Public consultation on Aberdeen's controversial bypass plans ends on Friday, ahead of a route announcement by ministers in the summer.
The Camphill community is fighting the plans
The city has been pressing for a bypass to ease traffic congestion.
Supporters of the scheme say it will boost the local economy, relieve congestion and improve safety.
Objectors believe it will destroy the green belt, and on the preferred route, cut through a community for special needs adults and children at Camphill.
Since the public consultation period began last month, more than 4,000 people have visited exhibitions detailing the five possible routes and thousands more have submitted responses.
If the preferred route is chosen it will cost up to £280m and could be the subject of a public inquiry before being completed by 2010.
Transport Minister Nicol Stephen said a decision would be taken after responses had been examined.
He said the new road would significantly reduce traffic congestion and boost the local economy.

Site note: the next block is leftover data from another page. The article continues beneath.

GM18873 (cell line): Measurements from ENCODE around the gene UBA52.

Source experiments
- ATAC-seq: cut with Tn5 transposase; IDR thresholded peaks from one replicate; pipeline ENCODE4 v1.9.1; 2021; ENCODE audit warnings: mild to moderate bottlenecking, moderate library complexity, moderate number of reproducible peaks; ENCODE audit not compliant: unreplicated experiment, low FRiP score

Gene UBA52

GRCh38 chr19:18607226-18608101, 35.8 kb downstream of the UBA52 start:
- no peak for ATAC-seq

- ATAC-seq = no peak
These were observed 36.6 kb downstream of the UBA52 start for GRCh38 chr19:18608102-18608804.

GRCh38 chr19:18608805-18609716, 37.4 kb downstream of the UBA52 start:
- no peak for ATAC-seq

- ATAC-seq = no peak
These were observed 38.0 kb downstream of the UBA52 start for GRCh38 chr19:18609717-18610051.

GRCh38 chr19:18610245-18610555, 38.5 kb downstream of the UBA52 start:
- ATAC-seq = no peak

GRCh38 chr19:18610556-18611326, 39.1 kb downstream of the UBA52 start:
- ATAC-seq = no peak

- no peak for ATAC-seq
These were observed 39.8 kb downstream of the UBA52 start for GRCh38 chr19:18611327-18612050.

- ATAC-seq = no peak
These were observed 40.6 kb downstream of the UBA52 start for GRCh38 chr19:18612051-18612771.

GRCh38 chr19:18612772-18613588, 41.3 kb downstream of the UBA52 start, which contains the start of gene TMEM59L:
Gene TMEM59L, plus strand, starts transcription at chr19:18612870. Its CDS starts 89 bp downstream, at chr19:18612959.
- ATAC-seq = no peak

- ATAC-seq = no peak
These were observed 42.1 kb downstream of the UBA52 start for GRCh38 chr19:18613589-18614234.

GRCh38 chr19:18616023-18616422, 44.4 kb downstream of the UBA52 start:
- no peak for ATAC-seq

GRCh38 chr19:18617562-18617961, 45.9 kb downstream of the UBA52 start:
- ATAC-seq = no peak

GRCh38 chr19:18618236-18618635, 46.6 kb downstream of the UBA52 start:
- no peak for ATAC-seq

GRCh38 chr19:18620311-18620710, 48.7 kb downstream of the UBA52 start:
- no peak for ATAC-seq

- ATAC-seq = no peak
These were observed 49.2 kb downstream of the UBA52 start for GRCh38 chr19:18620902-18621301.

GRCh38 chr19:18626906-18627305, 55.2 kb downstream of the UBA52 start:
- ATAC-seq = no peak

The preferred bypass route would cost £280m
The Camphill community is for people with learning difficulties. Their properties at Myrtle would end up on either side of the proposed new road.
The organisation was founded in Aberdeen almost 70 years ago and has grown into an international movement dedicated to helping adults and children with special needs.
There are more than 90 Camphill communities in 21 countries, including 47 in the UK and Ireland.
Protestors claim the Deeside community will be destroyed by the road.
They fear that constant traffic noise could disrupt work at the Camphill Rudolph Steiner school with children suffering from severe behavioural problems.
However, a Scottish Executive study suggested the project could be driven through the Camphill development without damaging the school
Residents could even be moved during construction, it suggested.